These guys and girls were monsters, very little bodyfat and large amounts of muscle mass. They were incredibly fit and strong and worked very long hours without any meat. I would so their meat intake was maybe 2 small portions a month. Many locals didn't trust it and wouldn't go near it due to being scared of illness. Unfortunately their diet lacks certain vitamins and minerals so suffer from illnesses more often, this isn't through lack of meat but lack of a varied diet.

luvourmother 08-21-2013 10:03 AM

Quote:
Originally Posted by Siv View Post

I believe that in times past, meat was the preserve of of the wealthy. If the poor got to eat any animal produce, it was probably offal or bones. But somehow the poor (who were by far the vast majority of the population) managed to get their whole proteins through combinations such as red beans and rice, hummus and pitta, couscous and chickpeas, beans and corn tortillas, baked beans on toast, peanut butter on whole grain bread etc etc.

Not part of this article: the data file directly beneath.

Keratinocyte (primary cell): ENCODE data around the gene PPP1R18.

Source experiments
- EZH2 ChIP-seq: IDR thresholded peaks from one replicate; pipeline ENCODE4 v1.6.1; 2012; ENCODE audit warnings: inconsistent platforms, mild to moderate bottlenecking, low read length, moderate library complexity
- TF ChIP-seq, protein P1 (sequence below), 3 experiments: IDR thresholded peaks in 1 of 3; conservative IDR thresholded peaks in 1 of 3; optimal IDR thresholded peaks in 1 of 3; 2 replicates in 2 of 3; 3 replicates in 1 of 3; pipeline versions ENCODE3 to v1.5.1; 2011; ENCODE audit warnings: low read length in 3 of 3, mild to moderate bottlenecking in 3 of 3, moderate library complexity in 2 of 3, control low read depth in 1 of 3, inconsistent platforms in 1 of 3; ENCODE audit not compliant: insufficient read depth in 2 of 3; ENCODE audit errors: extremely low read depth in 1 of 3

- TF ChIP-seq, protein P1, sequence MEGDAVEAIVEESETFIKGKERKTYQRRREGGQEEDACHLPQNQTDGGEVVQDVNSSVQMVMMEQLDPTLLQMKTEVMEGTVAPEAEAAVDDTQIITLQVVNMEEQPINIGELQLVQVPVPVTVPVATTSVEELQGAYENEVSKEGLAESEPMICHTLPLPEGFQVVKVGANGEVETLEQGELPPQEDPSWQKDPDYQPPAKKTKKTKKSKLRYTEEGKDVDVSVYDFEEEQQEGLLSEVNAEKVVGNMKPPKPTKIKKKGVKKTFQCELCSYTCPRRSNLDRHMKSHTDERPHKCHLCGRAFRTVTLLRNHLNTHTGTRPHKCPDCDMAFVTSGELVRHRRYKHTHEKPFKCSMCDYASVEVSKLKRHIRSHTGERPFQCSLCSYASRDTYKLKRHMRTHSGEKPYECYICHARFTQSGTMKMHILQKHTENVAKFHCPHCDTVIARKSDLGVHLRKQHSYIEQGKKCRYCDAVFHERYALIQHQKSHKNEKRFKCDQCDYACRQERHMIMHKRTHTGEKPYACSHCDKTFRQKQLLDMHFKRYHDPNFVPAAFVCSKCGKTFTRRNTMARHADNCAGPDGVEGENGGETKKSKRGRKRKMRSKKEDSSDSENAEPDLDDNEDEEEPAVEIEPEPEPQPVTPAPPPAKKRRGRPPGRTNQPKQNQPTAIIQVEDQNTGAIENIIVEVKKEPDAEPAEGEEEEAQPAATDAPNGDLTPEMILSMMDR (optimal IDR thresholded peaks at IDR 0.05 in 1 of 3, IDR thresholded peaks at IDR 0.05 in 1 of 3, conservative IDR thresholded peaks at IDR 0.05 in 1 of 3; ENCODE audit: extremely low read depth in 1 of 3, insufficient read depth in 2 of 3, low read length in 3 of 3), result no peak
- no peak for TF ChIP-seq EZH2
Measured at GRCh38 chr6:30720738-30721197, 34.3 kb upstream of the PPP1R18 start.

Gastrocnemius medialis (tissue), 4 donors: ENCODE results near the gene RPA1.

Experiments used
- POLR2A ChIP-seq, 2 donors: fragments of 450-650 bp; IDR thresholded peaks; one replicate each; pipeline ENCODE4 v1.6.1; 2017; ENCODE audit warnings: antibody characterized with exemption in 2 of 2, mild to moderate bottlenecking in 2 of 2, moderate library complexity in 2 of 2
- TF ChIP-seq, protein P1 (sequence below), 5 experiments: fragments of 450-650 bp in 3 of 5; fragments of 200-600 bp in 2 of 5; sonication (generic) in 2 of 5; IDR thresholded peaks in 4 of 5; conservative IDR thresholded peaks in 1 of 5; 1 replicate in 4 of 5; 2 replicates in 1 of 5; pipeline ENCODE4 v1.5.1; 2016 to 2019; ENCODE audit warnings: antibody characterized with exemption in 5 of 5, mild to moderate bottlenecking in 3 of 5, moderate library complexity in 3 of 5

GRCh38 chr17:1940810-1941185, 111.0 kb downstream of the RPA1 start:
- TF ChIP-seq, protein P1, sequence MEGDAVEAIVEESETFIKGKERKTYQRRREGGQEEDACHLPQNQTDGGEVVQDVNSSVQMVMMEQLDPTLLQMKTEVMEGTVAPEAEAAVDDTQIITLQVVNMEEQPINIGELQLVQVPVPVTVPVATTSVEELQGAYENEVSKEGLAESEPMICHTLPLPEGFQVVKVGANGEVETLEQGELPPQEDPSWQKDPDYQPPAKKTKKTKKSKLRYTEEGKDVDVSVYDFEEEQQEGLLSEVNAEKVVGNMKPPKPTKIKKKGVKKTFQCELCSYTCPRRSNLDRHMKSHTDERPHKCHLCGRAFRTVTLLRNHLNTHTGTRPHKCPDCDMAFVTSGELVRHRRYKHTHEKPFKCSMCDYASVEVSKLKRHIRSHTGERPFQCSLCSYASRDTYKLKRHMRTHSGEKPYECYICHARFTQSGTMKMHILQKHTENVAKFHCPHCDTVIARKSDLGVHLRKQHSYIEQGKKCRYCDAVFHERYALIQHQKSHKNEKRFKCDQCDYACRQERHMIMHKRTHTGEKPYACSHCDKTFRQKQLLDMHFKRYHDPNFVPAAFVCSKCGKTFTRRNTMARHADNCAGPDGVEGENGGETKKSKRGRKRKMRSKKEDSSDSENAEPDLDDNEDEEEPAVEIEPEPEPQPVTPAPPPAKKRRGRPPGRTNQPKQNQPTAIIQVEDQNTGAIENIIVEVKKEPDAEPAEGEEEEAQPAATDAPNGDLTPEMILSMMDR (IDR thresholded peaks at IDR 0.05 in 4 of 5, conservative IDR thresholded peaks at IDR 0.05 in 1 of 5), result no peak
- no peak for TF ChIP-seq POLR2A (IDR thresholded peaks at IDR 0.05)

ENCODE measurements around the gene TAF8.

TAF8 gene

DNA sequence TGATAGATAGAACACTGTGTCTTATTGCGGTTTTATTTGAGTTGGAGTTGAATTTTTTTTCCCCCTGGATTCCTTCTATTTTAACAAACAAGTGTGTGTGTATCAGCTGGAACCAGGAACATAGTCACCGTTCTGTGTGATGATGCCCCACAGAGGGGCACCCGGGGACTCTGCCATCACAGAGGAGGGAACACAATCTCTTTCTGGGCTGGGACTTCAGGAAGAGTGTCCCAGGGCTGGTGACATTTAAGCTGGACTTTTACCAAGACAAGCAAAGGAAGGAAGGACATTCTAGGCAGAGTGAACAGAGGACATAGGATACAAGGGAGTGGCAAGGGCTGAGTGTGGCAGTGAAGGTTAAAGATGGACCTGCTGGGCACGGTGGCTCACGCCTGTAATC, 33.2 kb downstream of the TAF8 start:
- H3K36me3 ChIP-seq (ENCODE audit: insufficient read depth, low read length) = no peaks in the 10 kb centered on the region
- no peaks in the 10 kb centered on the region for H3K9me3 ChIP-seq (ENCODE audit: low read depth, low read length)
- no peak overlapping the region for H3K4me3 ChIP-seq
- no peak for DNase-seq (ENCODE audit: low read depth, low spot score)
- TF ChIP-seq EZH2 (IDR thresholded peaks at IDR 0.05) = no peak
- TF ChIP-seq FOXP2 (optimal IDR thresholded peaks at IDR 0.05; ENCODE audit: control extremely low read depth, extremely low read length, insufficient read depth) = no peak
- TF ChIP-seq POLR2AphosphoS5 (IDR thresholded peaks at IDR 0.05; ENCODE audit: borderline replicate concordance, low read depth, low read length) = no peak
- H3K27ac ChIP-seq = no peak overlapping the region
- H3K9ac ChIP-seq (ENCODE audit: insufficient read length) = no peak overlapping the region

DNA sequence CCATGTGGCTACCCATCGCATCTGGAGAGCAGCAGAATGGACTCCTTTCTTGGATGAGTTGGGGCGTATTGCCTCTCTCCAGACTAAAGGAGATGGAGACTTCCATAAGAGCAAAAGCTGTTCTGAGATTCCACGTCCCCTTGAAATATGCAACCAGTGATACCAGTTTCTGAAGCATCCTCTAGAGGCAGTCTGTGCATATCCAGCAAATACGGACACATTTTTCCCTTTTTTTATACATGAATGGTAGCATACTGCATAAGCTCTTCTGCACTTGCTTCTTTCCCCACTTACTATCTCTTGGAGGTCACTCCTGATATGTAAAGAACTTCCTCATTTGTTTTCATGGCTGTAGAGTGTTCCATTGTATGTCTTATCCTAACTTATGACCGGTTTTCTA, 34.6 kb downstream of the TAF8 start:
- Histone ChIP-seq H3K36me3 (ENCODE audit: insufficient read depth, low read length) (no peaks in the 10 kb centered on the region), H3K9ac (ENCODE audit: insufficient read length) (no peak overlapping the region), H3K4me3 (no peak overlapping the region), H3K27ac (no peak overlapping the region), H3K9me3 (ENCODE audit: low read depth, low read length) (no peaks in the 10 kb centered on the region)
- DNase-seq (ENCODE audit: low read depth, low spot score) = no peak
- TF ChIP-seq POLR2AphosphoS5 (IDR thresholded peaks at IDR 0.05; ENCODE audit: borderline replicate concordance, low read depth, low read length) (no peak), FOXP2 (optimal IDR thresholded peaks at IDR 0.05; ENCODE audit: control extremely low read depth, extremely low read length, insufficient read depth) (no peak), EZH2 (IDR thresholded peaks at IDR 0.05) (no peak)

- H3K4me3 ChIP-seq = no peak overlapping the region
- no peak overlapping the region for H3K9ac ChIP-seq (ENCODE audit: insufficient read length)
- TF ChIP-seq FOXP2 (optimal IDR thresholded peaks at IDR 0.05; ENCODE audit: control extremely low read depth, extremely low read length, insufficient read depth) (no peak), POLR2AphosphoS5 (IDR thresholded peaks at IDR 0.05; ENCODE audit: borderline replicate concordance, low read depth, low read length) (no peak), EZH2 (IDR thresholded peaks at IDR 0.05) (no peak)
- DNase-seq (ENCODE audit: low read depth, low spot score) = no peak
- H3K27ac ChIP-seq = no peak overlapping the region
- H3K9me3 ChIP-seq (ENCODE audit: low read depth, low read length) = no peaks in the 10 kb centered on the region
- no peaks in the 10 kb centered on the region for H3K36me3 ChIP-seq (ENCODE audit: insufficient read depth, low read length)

What I find fascinating is that before science and analysis of complete proteins (or even the identification of what a protein is), humans developed a cultural food heritage that includes the essential protein combinations.

Protein combining is unnecessary.

Siv 08-21-2013 11:42 AM

Quote:
Originally Posted by luvourmother View Post


Protein combining is unnecessary.


Thank you for your valuable contribution to this discussion.


ElaineV 08-21-2013 01:36 PM

It's true that many "poor people's food" is coincidentally vegan or easy to veganize. And it offers "complete protein". Some examples beyond red bean and rice (a Cajun specialty often made with bits of sausage but easy to make without sausage):
-Mexican refried beans and rice
-Irish split pea soup
-Indian pita/rice and dal
-American peanut butter and bread